Each scenario offers interactive and sometimes embellished scenes. One guide this year is Little Red Riding Hood, who leads the gullible (that would be you) to grandma’s house. But as Chickasaw Library’s Director and Operations Coordinator, Amber L. Johnson, says, “Little Red isn’t little anymore.”
Amber adds, “Red takes the approach, ‘if y’all end up being eaten by the Big Bad Wolf don’t blame me. You should have listened.’”
Other scenes include the Legend of Sleepy Hollow, Pet Cemetery, and other tomes of terror. For those preferring a milder alternative, a hayride is offered through the friendly streets of Chickasaw, a Big Bad Wolf Free Zone.
Mountain Creek Trail of Fear
1802 County Road 23, Verbena
The woods of Verbena reveal many secrets along its path in the Mountain Creek Trail of Fear. Joe and Jackie Wilson’s ominous foot path and hayride have delighted and frightened thousands who keep coming back for more. “We want to scare people but as part of having a really good time,” notes Joe. His wife Jackie chuckles, “there’s a lot of spookies in the woods.”
Preparation begins in August for the October spectacle as laser lights, fog machines, and props are strategically placed for maximum boo factor. Trail of Fear is two segments: A walking trail where one strides and a hayride journey through creepiness. Both are chilling good times on 35 acres.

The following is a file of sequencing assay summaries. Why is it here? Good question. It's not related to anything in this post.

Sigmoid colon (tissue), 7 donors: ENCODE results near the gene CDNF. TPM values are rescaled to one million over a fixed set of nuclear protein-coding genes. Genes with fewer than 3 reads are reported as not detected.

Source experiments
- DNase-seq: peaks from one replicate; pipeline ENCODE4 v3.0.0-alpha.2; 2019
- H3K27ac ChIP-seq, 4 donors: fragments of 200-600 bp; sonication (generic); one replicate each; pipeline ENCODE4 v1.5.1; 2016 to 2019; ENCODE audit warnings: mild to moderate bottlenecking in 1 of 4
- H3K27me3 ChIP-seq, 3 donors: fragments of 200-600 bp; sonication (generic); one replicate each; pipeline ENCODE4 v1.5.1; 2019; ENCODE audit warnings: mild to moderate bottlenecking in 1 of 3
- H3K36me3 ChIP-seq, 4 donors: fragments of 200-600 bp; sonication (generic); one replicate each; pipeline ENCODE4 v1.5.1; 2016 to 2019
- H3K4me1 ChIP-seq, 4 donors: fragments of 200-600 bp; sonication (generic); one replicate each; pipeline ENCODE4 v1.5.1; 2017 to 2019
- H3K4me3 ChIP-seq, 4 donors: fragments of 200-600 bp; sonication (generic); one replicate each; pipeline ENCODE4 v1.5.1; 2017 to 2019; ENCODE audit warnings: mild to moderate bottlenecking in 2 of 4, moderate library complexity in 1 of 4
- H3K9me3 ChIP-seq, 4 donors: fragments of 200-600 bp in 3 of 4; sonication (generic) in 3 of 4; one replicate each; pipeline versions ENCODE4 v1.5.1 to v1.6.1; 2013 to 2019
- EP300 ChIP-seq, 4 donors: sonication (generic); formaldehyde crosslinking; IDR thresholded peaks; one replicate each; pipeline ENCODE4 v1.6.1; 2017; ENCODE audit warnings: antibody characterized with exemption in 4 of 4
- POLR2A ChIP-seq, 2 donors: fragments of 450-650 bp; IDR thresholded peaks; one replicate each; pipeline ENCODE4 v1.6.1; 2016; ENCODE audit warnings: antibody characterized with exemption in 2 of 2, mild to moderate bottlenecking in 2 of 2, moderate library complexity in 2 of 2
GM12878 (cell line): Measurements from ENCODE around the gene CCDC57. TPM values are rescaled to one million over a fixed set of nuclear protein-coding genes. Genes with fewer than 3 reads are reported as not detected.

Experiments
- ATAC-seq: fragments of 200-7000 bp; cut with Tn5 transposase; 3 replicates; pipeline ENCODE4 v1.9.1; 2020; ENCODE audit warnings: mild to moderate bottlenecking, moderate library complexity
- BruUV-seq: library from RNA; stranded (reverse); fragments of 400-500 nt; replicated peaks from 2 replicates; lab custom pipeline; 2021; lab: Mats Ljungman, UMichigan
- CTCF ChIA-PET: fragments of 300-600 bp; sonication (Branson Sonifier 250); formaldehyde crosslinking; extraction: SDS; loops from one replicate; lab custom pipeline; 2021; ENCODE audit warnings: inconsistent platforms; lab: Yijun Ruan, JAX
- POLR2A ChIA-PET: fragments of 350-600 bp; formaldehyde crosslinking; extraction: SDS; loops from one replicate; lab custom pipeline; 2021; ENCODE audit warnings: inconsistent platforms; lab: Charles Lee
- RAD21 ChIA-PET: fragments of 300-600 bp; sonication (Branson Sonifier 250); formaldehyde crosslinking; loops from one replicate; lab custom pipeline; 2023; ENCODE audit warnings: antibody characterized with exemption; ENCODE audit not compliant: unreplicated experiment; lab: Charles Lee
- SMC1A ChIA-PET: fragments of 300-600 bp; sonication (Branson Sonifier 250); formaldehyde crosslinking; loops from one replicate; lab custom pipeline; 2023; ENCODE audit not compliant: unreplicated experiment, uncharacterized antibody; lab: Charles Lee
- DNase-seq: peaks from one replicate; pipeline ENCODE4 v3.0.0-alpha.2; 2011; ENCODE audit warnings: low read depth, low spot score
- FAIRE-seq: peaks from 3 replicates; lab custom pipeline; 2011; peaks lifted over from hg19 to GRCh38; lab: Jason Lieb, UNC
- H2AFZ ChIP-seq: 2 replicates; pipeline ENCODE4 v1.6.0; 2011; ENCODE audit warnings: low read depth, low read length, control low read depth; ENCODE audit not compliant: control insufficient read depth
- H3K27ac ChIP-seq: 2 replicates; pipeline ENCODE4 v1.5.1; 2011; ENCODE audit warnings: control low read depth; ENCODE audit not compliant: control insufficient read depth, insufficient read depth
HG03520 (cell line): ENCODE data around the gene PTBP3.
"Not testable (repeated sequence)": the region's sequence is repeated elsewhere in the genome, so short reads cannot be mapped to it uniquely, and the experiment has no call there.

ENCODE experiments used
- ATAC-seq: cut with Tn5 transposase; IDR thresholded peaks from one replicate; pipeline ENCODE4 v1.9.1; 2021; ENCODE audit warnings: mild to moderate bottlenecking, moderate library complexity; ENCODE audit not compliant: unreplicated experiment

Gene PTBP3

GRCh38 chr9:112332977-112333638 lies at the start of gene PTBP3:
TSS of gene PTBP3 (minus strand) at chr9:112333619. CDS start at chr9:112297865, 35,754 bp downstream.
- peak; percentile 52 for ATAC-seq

Encounters feature a maze, Clown Town, an old barn, doll house, tunnels, and other pursuits if you dare. The woods host many creatures along the path. Ready or not, here they come.
Spooktrail Haunted Maze
17327 Highway 269, Mile Marker 24
With 31 years in operation, Spooktrail Haunted Maze is one of the longest running fear factors of its kind in Alabama. Visitors also come from Tennessee, Mississippi, and elsewhere to unite for fright. They are not disappointed.
Site owner “Spook’’ explains the unwritten mission statement: “This is a quarter-mile long maze through the woods in an old junkyard and we try to scare you.” Mission accomplished.
The trail takes about 20 to 30 minutes. One meanders through a green forest on a black night. You are not alone but might wish you were.
Lurking nearby are an array of monsters and misfits. “We consider what we do here as a family haunt,” Spook says. “If you want your whole family scared, bring ’em in.”
The usual suspects are there – vampires, zombies, and goblins of note. Concerning intensity, Spook notes, “We try to customize the experience to the groups coming through,” – perhaps less intense for the timid. Spooktrail offers a discount to the adventure in exchange for a canned food item to benefit Forever and Always Patriots’ food pantry.
4051 US 72
Arx Mortis is one of the most detailed haunted houses in the U.S. The complex, including a 50,000-square-foot facility of monsters galore, is about 10 miles from Florence, in – wait for it – Killen, Alabama.